If You Don’t Know, Don’t Say

I was returning from a flight to Florida’s West Coast. I was five miles out of Orlando Executive (my home airport), and winds were only 5 to 7 knots. But they were coming at an angle that was going to make landing difficult for the runway air traffic control had assigned.

I felt confident I could do it. But, whenever possible, I ask for the runway that makes landing my plane as safe and easy as possible.

I called the controller and made the request, but it was denied. So I went ahead and landed on the other runway.

Before I did, though, I called the controller again and asked for a “time check.” That told him I was not happy and would be speaking with a supervisor. Among other things, the “time check” provides the supervisor with a way to review on-air exchanges between a particular controller and pilot. (Those exchanges are recorded, and I know to be careful to say only what can be used for me and not against me.)

My gut feeling was that the controller didn’t want to do the work involved in switching runways for me. It was late afternoon, right around time for a shift change. But since I couldn’t be sure of his reason for denying my request, I decided to hold off judgment until I had spoken with his supervisor. The supervisor called me the next morning. Long story short, I got an apology from the controller on duty for not having given me the okay. More important, I established a relationship with the supervisor — an articulate, intelligent, savvy guy. He recognized the unique qualities of my plane, and understood why I preferred to land with its nose into the wind. He also agreed with me that a pilot coming in to his home airport should get special consideration.

Had I let my emotions get in the way, I would not have achieved this larger goal.

I didn’t radio the control tower and yell, “You lazy sons of guns, get off your duffs and make it happen!” Alienating controllers, even if I am in the right, diminishes my stature as being reasonable and in control. (A must for pilots.)

By using my philosophy of “If you don’t know, don’t say,” I set myself up for success!It works the same in business and your personal life. Don’t fly off the handle and “push their buttons.” Wait for the appropriate time and opportunity to take control.

Escalating emotions are goal-killers. It pays in both the short and long run never to allow it to happen. You will only drain your energy and go off your goal track.

Here are a few techniques that will help you stay calm in any tense situation:

  • When the other person is upset with you, ask questions. Ask, “Can you tell me why you are upset?” or “What can I do to fix this?” This sets up a bridge to resolution.
  • When something is bothering you, let your emotions speak. Don’t expect others to read your mind. Give your distress a voice instead of holding it in and allowing it to fester and intensify. Say, “I am very apprehensive about this” or “I am becoming annoyed and angry.”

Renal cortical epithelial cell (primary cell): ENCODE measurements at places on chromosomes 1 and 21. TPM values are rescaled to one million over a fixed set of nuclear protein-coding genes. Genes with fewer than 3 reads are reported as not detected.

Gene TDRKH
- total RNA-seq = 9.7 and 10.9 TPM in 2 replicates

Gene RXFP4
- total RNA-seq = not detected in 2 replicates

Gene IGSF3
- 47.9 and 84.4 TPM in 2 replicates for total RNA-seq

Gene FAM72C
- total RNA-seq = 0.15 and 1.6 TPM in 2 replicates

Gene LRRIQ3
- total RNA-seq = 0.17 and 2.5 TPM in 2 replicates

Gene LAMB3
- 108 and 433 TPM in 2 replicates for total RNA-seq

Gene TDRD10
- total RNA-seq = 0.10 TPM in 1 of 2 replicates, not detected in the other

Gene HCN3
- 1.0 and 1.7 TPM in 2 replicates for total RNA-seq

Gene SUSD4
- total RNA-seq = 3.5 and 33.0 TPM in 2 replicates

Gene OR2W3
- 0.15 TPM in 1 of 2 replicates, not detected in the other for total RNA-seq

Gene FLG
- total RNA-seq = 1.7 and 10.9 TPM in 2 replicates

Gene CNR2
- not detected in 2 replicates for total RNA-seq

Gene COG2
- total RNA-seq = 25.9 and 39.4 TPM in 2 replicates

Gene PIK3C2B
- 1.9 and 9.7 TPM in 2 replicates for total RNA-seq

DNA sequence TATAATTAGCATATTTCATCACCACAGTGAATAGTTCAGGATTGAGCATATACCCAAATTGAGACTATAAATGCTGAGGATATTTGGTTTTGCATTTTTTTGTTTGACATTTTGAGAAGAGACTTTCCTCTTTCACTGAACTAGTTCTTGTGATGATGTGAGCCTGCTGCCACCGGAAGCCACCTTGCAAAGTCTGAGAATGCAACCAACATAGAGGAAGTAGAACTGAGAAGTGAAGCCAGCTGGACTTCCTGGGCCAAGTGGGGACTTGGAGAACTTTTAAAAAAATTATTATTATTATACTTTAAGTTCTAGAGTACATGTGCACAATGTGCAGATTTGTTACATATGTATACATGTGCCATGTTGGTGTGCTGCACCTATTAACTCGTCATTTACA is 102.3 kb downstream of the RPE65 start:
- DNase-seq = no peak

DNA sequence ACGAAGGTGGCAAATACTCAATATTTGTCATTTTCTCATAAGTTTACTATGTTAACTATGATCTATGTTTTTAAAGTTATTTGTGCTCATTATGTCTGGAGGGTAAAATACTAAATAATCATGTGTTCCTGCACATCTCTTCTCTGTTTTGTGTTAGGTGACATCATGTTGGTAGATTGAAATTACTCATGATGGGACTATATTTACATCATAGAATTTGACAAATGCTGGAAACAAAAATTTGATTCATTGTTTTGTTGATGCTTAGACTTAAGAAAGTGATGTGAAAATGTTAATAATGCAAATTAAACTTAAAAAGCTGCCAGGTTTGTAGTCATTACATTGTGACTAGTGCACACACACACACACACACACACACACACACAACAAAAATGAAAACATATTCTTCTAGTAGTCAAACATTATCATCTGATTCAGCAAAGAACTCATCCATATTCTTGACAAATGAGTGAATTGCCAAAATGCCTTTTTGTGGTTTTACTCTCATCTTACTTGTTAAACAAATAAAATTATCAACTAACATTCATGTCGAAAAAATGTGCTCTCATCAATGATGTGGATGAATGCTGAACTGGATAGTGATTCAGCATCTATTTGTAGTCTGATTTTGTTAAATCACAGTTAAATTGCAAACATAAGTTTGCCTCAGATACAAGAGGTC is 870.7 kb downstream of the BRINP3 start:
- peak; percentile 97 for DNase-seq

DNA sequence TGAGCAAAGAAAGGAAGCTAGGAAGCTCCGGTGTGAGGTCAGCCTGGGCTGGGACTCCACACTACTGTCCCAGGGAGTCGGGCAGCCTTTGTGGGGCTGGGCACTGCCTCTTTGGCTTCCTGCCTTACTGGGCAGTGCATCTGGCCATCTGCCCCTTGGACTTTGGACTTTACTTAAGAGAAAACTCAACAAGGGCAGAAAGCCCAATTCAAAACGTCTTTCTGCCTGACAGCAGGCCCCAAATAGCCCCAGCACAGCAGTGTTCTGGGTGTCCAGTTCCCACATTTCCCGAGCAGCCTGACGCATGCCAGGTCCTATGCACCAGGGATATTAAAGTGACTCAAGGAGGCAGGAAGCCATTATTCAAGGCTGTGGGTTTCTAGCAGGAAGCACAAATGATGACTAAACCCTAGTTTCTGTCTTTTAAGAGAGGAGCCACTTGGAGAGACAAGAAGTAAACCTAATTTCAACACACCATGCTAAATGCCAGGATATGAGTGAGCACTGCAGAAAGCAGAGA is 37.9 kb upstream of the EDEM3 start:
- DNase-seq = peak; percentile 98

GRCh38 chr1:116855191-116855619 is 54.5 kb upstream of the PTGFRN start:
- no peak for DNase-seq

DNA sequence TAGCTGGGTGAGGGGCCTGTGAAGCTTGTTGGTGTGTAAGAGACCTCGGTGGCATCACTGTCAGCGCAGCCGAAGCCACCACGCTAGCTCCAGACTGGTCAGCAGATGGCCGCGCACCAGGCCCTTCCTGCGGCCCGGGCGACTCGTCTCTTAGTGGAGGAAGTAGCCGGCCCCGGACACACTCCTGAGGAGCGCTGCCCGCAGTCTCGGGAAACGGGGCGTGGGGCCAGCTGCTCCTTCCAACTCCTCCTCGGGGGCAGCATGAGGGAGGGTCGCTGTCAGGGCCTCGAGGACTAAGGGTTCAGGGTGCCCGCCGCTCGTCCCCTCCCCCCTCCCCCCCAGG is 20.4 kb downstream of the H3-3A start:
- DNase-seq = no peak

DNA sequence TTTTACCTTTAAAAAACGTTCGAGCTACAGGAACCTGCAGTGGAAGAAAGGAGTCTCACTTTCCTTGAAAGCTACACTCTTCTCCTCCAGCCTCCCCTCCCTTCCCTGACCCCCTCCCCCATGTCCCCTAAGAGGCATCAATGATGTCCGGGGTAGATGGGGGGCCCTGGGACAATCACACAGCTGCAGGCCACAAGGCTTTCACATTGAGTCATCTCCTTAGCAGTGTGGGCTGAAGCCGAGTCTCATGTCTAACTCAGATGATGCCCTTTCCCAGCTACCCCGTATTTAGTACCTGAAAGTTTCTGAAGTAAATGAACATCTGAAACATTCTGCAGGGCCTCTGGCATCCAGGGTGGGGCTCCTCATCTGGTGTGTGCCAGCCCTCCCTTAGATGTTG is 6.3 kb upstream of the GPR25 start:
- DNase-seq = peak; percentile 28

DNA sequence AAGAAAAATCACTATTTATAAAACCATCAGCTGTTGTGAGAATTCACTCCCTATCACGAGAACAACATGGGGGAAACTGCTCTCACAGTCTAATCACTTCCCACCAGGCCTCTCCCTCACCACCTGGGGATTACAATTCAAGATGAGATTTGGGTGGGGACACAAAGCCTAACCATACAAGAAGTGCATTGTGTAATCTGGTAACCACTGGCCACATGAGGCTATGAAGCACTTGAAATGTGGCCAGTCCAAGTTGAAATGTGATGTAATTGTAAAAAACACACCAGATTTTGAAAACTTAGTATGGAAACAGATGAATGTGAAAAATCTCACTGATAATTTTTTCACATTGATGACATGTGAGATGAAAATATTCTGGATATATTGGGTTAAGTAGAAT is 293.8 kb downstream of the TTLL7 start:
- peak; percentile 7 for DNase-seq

• Make resolving the problem a team effort. Instead of putting yourself and the other person on opposite sides, say, “We can work this out.”

These tactics become easier the more you use them.

We like to think of ourselves as mature adults, yet maturity goes out the window — along with self-control — when a person or problem “pushes our buttons.”

Hold on to your goal power by staying levelheaded and centered. Ask questions. Give voice to your emotions. And promote a “We are in this together” atmosphere. Your goals will not only stay on track … they will advance much faster.

P.S. Keeping my emotions in check and waiting for the right opportunity to take control of a situation is one of the success skills I learned while working with some of the richest and most successful men in the world. These men weren’t born wealthy. Yet, they learned the formula for achieving all they wanted out of life. I reveal dozens more of their unexpected, effective, and easy-to-implement success “secrets” in my program, The Billionaire in You.

  • Joe

    I’m a pilot. O.K., so you didn’t let your ego get TOO in the way, but still the whole story reeks of ego. Why would you even be so upset that it would make you even think of talking to the controller’s supervisor? 7 knots isn’t much of a crosswind, and I doubt the crosswind was even that much. I don’t like pilots like you who think they should get preference of runway just because it’s their “home” airport. Have you ever thought of all the free services pilots receive from the common taxpayer? All those runways, airports, controllers, etc.

  • Deborah

    Thanks for your informative and interesting newsletter. I have enjoyed reading it for about 5 years.

    Your new redesign appears experimental and seems to have been going on for some time now … once there was the blue (which seems foreign, took awhile to realize it was really your usual newsletter) and then yellow color variations. Frankly, I agree with all the above comments which Kathy expressed so well. I have received RFA although infrequently. Since it was advertised as Michael Masterson’s publication, I was confused by having his picture on top of ETR instead of one of the editors. Perhaps you are trying to re-brand Early to Rise … For some reason, this new look is more of a chore to quickly peruse and seems less friendly and crisp.

    My preference is to return to the original design with graphics and two columns.

    Thanks again for all you do!

  • Ed

    If you or your “unique” airplane can’t handle 6-7 knots of crosswind you’ve got no business being in the air.